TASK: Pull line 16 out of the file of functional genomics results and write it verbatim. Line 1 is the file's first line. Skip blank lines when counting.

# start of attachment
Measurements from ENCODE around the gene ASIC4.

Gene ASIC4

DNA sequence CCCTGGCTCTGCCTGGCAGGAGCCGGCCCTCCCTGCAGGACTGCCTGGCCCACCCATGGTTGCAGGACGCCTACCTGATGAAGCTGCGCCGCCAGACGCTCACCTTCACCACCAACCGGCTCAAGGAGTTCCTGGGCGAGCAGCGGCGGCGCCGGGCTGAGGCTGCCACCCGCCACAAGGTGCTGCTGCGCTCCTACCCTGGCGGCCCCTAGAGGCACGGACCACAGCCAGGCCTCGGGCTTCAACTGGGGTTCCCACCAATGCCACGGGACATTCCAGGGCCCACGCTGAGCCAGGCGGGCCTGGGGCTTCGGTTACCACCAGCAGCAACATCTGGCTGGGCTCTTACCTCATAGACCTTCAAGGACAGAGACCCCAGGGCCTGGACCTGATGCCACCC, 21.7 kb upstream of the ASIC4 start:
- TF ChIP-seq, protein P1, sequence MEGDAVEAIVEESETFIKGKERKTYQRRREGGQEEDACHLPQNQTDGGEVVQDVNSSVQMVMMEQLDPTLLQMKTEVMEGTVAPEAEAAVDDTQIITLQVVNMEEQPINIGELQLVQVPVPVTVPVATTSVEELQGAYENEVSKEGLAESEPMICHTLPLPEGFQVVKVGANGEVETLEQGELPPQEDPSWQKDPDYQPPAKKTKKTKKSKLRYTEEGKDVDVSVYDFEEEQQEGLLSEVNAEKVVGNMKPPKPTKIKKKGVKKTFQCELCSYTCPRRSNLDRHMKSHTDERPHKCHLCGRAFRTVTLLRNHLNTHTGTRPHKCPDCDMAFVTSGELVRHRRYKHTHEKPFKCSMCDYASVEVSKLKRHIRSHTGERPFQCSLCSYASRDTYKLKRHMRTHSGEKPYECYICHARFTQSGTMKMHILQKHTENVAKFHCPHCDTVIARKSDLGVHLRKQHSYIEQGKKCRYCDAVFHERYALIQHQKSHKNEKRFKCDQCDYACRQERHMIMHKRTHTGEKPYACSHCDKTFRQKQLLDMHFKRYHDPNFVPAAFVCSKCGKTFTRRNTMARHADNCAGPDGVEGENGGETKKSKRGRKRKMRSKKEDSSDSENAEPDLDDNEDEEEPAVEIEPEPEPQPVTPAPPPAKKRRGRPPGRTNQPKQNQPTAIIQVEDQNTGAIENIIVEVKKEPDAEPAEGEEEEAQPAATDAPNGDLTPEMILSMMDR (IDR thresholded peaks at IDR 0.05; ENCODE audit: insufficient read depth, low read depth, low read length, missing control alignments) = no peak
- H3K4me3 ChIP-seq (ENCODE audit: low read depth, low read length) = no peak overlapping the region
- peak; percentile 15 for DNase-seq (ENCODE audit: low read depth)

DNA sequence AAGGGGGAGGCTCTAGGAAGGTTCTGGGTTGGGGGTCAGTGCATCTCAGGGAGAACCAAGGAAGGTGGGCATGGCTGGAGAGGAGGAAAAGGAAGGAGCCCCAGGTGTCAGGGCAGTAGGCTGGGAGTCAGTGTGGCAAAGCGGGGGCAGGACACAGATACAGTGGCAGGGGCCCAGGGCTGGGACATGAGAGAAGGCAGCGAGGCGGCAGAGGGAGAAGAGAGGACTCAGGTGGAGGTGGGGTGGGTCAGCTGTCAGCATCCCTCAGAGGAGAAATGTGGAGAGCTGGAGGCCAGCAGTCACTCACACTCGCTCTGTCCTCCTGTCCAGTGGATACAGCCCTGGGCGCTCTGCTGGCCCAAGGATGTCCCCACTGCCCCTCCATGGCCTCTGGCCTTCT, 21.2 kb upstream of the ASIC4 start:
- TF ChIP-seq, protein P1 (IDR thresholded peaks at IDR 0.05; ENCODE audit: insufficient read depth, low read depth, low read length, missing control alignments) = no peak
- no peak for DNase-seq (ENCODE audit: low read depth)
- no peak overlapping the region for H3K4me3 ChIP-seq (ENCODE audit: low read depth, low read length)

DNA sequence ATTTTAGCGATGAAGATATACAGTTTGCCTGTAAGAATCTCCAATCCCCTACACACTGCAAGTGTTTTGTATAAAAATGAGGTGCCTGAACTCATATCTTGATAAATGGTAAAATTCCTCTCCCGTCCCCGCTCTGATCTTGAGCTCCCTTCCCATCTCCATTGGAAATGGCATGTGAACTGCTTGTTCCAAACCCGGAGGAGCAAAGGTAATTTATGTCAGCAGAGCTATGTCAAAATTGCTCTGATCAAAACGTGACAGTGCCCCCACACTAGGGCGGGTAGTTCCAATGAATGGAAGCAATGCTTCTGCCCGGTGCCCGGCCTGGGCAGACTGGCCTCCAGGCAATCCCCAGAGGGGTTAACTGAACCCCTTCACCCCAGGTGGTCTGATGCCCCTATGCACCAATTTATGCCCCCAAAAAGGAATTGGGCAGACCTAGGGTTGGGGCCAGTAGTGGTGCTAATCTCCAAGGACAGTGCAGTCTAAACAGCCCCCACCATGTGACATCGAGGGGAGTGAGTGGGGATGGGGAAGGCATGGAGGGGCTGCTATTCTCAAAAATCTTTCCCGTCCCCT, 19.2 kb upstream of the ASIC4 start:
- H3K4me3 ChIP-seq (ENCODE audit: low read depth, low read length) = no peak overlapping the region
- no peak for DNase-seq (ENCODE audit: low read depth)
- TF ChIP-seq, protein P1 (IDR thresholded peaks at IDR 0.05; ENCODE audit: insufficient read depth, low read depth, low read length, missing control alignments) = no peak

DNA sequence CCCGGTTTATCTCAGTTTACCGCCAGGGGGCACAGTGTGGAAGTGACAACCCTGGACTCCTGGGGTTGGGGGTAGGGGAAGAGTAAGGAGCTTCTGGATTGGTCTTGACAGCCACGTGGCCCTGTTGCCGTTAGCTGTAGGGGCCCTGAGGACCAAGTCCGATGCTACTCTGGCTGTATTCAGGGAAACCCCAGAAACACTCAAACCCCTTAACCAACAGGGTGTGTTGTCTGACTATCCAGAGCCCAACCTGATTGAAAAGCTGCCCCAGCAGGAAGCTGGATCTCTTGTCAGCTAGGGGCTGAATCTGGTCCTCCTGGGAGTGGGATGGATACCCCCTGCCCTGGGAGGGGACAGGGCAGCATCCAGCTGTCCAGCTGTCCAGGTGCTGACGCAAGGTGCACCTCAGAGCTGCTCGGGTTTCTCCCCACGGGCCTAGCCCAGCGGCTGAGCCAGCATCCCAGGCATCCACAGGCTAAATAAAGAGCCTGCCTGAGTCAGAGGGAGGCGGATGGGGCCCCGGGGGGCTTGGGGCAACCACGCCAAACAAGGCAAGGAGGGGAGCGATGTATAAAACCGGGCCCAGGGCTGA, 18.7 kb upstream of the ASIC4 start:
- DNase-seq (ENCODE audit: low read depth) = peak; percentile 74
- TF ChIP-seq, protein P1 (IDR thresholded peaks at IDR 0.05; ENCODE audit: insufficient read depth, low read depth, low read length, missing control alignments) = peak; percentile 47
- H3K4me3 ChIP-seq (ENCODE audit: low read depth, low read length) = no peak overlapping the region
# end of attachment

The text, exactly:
- DNase-seq (ENCODE audit: low read depth) = peak; percentile 74